Ordinary People sings with every word. The writing is pitch perfect, the underlying politics of race and gender is never heavy handed, and the characterisation of south London is enviable. I know these streets and they beat to the music that runs through this book...a lyrical and beautiful story. It's a triumph

Christie Watson, author of The Language of Kindness

Diana Evans has an alluring sense of time, place and identity as she writes about the complicated turning points of life, delivering descriptions that are simultaneously subtle and vivid, stories both intimate and collective. Here are pages that deserve to be lingered over, savoured, and re-read.

Margaret Busby

Intensely relatable


Diana Evans writes exquisitely beautifully about the interior landscapes of human relationships set against the urban and suburban cityscapes of London. Her characters are portrayed with depth, perceptiveness and complexity, and through the descriptions of their emotional journeys, we discover a language to understand ourselves

Bernardine Evaristo

Diana Evans has masterfully crafted a beautiful, nuanced story about love, loss, and redemption. With compelling prose and an uncanny insight into the questions life throw at us as human beings, she has established herself as a voice to behold.

Nicole Dennis-Benn, author of Here Comes the Sun

Evans' prose has a musical quality

Eithne Farry, Mail on Sunday

A wonderfully warm and intelligent novel

Sarra Manning, Red

13 new books to put a spring in your step’, mention: ‘Ordinary London lives are captured with lyricism and integrity… A quiet, vividly-drawn novel about the moments of angst and joy that make up everyday life.

Lucy Brooks, CultureWhisper

Sheer energy and effervescence… Funny, sad, magnificent prose.

Arifa Akbar, Guardian

The agony of ordinary life is what makes Ordinary People an absorbing read. Evans gives us an entirely readable account of relationships, recognising how they defeat us, encircle us and leave us gasping for air.

Shahidya Bari, Financial Times

Intelligent and thoughtful.

The Week

Rich, complex and quietly extreme… A joy from start to finish.

Jude Cook, Literary Review

A painfully accurate analysis of a life stage.

The Pool

[An] impressively controlled tale of marital disharmony, parental ambivalence and lost identity… There’s a deep underlying sadness here, but it’s a rewarding and ruthlessly funny novel.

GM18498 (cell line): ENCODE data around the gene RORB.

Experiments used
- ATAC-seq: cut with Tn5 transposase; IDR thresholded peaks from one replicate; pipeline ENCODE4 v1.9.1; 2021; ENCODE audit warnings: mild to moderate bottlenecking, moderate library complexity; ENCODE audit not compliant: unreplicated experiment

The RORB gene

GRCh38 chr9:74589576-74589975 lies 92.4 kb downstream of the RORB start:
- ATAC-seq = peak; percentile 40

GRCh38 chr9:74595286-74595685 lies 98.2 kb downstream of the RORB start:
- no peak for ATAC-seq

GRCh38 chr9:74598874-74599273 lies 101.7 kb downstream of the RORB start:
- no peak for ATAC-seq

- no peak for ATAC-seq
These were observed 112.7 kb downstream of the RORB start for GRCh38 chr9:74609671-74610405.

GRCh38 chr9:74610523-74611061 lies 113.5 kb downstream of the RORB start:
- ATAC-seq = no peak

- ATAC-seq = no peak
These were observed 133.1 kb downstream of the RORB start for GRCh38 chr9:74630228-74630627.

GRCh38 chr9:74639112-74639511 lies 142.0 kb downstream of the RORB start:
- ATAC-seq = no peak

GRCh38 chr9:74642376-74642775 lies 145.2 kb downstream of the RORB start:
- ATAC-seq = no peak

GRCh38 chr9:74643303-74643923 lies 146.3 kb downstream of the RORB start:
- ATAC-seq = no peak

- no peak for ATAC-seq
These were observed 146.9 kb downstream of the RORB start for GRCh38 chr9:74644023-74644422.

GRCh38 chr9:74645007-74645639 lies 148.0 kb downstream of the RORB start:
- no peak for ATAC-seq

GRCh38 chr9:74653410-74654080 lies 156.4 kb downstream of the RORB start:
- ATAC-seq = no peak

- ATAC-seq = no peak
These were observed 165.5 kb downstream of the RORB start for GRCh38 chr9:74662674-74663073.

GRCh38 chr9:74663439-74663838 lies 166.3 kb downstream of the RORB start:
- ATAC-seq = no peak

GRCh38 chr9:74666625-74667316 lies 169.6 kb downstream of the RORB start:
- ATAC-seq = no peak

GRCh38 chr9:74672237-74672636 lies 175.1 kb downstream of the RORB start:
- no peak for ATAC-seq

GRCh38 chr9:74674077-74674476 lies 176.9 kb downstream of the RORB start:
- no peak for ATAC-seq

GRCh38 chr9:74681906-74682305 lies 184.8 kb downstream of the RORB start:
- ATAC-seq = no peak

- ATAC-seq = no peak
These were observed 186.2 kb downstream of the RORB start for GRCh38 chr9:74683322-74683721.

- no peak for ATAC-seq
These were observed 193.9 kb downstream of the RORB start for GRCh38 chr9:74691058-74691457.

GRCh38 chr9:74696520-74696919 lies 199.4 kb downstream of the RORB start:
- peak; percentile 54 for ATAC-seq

Johanna Thomas-Corr, The Times

This is a highly enjoyable novel, full of wit and sharp observation

Vanessa Berridge, The Sunday Express

Evans is a superb writer of emotional moments: how enchanting they are, how they both resist and inspire description… Evans’s prose is always magnificent, composed and unshowy

Cal Revely-Calder, Daily Telegraph

A sympathetic and smart study of two metropolitan couples on the brink. Evans paints a quietly agonising picture of everyday life that is at once specific and timeless

Rebecca Rose, Financial Times

Steeped in London’s grit and enduring allure, this is a psychologically acute, sexy, funny and hugely affecting novel

Anthony Cummins, Daily Mail

The compromises we make in marriage and as parents are explored in Evans’ lyrical and entertaining study of two thirtysomething couples on the brink. With its accompanying playlist of Faith Evans, Amy Winehouse and Jay-Z, a beat pulses through this slice of south London life, as Evans’ characters celebrate Obama’s victory and come to terms with the end of their salad days.

Financial Times

Evans' writing is like water; her sentences ebb and flow and change course, mirroring the Thames as it wends its way in and around the characters' lives

Katy Thompsett, Refinery29, **Books of the Year**

A masterpiece of modern living

Kerry Fowler, Sainsbury's Magazine

a lyrical portrait of modern London

Sunday Times